Necropolis Of Su Crucifissu Mannu 0 Comments
the surgical skills of the Nuragics
At 1 hour and 43 minutes drive and 134 km from Gabbiano Azzurro Hotel & Suites, there is the hypogenic Necropolis (an excavated and undergroundnecropolis), of Su Crucifissu Mannu, in Porto Torres - Turris Libisonis, made up of 22 tombs of various sizes and typology, originally dating back to the "Culture of Ozieri" (final Neolithic 3200-1600 BC).
The necropolis is a complex of Domus de Janas dug into a limestone bank that was brought to light in 1956 and between 1972 and 1980.
Of the 22 sepulchers, some were found sealed, documenting burial operations and providing precious finds, such as 3 stone idols of the Mother Goddess, “Cultura Bonnanaro” ceramics (1800-1600 BC), spherical, perforated buttons, the “Bell-shaped vase” (2100-1800 BC) and many objects of funerary equipment, useful for dating, and four “brassards”, as bracelets to protect the arm or wrist from the whipping of the bowstring at the shooting moment.
The exceptional discovery of two drilled skulls, "in vivo", is testifying to us that in the year 1600 BC. in Sardinia was living a population excelling in surgical skills. They weren't surgeries performed on the dead, because at least in one case the person survived the mysterious practice.
Very interesting indeed are the taurine decorations with crescent-shaped horns (bovine protomes) carved on the walls, the traces of supporting columns of the vaults and the decorations of false doors.
The "false door" is present in several Domus de Janas in Sardinia but it is also existing in the funerary structures of Ancient Egypt. It represented the passage through which the soul passed from life to death, which in a Necropolis would make complete sense. In this case "Domus de Janas" would take on the meaning of "houses of the Doors". This hypothesis would deprive us of the mythological presence of the Janas, the fairies or fadas in the necropolis. A true revolution which would however also imply a strong relationship between the Nuragic and Nilotic populations, as already hypothesized when writing of The Shardana, the army of valiant Sardinian warriors chosen by the pharaoh Ramses.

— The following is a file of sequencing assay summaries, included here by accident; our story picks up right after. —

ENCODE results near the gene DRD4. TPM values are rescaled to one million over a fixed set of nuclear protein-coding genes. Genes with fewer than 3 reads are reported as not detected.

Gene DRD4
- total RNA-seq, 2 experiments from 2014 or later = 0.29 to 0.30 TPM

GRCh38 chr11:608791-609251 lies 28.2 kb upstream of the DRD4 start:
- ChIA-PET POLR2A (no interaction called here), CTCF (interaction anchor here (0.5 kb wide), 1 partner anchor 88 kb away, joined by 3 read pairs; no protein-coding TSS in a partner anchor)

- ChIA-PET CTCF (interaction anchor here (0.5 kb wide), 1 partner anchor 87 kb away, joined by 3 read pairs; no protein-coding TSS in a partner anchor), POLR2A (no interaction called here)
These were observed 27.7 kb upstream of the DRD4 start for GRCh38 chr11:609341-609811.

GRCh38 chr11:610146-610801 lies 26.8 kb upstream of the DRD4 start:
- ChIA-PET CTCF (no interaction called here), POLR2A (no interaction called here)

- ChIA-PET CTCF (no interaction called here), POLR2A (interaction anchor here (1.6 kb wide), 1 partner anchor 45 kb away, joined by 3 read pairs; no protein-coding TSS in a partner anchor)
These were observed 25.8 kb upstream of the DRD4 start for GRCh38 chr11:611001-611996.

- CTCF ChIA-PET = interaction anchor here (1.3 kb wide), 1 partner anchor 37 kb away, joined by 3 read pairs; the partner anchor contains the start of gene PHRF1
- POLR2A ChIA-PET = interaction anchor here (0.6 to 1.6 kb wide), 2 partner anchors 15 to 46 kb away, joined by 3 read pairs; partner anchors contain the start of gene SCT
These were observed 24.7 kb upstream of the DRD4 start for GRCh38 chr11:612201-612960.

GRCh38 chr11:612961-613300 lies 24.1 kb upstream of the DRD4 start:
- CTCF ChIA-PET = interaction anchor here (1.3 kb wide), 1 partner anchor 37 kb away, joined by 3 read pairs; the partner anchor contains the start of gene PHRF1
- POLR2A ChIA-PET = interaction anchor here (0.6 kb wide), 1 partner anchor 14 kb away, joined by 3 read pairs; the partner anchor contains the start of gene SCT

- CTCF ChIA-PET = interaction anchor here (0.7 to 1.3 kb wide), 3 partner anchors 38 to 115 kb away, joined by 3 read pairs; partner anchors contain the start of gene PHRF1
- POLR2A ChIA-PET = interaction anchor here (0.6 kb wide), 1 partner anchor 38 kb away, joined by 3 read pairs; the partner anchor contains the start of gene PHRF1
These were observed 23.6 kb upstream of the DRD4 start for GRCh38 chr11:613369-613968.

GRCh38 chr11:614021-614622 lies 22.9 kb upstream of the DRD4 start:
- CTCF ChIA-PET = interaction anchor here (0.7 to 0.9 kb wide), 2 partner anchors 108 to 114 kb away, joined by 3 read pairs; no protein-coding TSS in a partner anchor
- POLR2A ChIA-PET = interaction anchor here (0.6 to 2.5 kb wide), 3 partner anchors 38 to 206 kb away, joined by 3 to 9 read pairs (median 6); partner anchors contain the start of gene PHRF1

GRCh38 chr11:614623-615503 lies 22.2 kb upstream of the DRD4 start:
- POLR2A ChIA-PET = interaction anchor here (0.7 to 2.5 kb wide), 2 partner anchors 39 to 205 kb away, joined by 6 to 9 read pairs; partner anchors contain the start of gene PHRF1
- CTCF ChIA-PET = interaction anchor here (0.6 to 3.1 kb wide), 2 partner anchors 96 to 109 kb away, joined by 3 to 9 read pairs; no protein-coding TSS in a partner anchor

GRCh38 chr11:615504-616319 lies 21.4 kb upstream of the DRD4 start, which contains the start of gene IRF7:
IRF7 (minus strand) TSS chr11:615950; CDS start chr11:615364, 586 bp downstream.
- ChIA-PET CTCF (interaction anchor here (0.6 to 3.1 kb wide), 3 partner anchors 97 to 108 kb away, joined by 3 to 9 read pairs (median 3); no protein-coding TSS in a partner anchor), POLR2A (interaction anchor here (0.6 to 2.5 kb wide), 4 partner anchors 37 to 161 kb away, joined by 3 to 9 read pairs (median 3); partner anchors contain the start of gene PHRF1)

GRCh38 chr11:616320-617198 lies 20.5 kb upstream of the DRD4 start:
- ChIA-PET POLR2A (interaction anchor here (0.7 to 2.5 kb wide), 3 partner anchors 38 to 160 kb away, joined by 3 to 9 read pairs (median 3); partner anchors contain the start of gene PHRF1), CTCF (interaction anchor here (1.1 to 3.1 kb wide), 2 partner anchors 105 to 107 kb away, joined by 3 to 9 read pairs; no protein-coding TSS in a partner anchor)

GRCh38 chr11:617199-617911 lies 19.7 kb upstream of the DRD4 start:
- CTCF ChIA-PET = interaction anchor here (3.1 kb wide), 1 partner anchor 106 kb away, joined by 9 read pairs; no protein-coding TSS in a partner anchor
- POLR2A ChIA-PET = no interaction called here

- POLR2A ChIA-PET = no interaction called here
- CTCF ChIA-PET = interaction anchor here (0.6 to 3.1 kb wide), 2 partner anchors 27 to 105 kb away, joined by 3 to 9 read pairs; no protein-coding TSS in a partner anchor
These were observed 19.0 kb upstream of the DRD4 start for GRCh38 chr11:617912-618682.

The cover of some hypogea collapsed during the construction of the Roman road between Turris Libisonis and Karales (Porto Torres and Cagliari).
One more interesting detail are the parallel furrows or "rails" of Roman sledges or carts that transported the limestone blocks to build the structures of Turris Libisonisis that are engraved on the rocky floor.
But why the name of “Su Crucifissu Mannu”? It seems that in the III century AD. a "Great Crucifix" was the pilgrims' destination for Saint Gavino’s feast from Sassari to Porto Torres, and then they continued towards a “Minor Crucifix” also near Porto Torres.
As often happens, our curiosities and perplexities are not always satisfied because studies on the wonderful Sardinian Archaeology proceed very slowly. But let's not despair: in recent decades we have recovered a great deal of material and a lot of knowledge. We trust in the future of archaeological excavations and in the archeologians' passion. But above all, in the necessary subsidy that will allow the discovery progress.
“This little servant thus recounted having visited the Domos de Janas several times: "You have to crawl in on all fours, but immediately you find yourself in a room more than seven meters high, all gilded like a pulpit, with the vault painted with stars; you see in front of you, through thousands of wide-open doors, a row of rooms, one more beautiful than the other, which end in a loggia overlooking the sea". This was the most fascinating detail: this opening of the mysterious underground house into the infinite breath of the sea.” (Matilde Serao)--
Written by Daniela Toti